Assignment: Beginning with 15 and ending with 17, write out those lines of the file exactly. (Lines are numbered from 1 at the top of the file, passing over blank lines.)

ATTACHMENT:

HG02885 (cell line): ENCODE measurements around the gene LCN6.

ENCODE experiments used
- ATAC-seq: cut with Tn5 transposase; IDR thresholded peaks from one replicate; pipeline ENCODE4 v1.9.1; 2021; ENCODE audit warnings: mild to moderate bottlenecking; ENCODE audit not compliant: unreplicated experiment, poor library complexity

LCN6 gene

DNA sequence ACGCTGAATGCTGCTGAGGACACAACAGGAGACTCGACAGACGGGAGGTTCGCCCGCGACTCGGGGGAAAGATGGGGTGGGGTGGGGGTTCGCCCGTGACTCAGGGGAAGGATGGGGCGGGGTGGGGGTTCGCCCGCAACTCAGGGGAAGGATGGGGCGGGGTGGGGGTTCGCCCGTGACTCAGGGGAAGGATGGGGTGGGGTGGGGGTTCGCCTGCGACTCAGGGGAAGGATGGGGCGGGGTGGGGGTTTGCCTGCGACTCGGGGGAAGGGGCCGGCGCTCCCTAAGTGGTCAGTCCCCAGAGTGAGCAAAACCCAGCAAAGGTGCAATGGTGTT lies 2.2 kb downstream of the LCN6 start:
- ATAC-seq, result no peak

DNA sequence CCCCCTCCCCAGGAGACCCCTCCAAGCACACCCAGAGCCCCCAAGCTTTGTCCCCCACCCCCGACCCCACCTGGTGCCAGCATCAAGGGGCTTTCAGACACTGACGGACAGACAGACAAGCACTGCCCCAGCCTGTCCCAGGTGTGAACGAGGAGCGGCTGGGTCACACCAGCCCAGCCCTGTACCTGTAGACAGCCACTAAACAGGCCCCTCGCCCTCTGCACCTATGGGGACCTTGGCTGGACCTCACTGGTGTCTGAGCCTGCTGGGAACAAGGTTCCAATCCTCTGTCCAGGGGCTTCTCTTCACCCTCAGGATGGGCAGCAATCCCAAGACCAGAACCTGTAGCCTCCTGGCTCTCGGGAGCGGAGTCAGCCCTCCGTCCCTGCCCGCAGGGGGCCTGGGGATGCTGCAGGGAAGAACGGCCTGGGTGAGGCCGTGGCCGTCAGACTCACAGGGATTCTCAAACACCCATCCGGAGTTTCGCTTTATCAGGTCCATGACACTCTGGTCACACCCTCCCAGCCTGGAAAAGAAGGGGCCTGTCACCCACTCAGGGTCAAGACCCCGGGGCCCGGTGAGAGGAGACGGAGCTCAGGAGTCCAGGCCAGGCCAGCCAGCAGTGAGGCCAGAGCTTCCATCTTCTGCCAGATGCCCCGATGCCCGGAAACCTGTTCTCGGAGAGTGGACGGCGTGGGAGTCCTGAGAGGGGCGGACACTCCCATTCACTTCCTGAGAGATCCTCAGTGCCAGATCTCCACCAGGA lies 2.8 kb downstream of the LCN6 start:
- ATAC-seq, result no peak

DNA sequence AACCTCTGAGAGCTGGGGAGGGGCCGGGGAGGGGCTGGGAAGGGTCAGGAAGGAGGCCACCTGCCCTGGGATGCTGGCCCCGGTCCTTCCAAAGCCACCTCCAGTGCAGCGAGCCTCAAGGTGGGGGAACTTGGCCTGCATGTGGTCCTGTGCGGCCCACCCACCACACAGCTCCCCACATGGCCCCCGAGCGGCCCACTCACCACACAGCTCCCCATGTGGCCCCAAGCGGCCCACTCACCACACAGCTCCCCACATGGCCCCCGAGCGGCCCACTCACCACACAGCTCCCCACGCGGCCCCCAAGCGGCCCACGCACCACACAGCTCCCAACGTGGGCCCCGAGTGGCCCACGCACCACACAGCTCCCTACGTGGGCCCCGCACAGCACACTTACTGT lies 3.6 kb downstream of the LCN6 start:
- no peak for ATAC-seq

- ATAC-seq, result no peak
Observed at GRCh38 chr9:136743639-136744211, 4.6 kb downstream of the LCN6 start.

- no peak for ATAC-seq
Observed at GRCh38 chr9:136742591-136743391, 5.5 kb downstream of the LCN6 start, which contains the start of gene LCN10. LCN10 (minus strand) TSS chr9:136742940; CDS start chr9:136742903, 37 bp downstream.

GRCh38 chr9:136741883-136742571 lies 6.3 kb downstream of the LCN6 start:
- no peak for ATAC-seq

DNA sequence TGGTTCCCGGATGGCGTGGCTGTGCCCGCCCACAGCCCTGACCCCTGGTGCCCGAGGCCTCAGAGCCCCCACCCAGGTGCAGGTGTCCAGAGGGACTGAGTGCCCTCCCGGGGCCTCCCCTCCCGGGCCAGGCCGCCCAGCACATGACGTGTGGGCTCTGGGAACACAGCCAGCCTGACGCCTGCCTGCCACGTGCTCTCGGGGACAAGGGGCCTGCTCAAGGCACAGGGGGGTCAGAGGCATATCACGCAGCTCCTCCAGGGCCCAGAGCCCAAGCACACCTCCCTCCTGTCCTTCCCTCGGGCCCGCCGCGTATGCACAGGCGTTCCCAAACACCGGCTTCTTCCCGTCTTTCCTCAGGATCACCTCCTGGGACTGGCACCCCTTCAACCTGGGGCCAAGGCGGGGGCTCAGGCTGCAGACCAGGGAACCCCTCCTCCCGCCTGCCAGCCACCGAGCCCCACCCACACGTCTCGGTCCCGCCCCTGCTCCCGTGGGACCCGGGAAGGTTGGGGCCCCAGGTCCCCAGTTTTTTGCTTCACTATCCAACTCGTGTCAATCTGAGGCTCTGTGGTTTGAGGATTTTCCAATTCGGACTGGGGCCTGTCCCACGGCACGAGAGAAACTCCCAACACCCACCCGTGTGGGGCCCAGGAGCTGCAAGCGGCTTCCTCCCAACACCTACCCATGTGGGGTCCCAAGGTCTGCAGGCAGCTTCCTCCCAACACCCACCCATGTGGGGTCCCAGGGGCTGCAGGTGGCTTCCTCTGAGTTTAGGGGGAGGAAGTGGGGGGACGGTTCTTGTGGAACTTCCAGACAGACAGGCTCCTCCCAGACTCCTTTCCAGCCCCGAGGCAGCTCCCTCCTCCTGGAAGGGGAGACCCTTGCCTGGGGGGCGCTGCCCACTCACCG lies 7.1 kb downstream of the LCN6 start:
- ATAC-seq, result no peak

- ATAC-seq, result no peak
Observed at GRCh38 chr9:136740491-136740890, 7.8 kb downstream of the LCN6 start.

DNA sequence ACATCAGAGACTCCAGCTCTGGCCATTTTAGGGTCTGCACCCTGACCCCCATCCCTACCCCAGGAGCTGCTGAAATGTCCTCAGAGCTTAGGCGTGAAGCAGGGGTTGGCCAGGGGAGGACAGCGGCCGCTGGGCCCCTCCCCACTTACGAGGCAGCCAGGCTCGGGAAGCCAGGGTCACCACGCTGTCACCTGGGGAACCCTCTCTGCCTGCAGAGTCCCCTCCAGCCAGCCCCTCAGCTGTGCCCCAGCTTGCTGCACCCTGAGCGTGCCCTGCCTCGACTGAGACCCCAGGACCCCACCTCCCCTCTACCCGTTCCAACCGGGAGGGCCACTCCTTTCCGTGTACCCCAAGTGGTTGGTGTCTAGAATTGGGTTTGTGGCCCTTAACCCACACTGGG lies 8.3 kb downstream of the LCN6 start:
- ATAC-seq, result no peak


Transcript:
GRCh38 chr9:136741883-136742571 lies 6.3 kb downstream of the LCN6 start:
- no peak for ATAC-seq

DNA sequence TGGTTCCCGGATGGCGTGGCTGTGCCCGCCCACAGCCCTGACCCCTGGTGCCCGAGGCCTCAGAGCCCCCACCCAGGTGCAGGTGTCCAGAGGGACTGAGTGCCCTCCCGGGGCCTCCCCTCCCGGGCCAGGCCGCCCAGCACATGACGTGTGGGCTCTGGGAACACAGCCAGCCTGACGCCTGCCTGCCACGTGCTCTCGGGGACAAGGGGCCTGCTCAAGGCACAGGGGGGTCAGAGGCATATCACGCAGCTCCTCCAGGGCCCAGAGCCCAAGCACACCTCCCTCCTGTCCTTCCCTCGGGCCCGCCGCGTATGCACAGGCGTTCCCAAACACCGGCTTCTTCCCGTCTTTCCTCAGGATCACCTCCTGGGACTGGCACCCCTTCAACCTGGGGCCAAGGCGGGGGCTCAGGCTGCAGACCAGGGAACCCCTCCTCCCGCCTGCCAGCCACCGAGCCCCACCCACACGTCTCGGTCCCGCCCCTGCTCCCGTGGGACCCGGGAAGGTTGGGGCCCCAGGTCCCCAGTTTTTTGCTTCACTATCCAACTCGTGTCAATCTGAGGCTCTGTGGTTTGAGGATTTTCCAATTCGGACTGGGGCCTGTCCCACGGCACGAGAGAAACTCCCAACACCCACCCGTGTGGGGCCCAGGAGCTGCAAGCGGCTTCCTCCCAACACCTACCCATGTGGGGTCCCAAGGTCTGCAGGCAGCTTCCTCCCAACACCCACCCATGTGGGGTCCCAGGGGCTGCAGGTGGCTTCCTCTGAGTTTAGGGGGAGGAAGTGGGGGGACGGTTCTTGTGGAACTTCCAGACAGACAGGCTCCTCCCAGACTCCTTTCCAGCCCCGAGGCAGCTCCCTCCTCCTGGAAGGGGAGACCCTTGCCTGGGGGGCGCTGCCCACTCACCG lies 7.1 kb downstream of the LCN6 start: